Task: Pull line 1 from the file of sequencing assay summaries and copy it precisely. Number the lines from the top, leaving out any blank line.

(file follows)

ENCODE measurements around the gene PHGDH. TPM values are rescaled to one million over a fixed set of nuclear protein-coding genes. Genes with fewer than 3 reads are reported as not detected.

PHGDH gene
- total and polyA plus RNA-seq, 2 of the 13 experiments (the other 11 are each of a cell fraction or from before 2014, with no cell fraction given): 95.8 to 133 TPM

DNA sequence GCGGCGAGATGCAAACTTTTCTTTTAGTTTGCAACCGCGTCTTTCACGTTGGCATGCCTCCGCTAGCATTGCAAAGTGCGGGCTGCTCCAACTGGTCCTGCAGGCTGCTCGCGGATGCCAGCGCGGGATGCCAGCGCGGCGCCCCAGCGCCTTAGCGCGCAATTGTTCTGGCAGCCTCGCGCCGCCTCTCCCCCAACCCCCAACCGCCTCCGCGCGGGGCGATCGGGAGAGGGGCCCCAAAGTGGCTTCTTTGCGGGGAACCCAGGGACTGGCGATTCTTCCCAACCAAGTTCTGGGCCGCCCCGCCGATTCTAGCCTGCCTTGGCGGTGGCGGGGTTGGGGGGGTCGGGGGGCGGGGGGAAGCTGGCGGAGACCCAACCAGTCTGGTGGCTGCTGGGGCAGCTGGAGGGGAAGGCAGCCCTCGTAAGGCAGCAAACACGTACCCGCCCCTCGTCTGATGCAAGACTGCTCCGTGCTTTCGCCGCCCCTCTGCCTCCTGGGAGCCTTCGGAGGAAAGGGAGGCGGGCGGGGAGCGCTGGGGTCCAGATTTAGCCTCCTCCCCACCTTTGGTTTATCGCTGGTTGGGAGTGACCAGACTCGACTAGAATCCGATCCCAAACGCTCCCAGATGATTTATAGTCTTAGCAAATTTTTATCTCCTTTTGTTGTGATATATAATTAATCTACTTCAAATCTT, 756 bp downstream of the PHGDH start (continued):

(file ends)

ENCODE measurements around the gene PHGDH. TPM values are rescaled to one million over a fixed set of nuclear protein-coding genes. Genes with fewer than 3 reads are reported as not detected.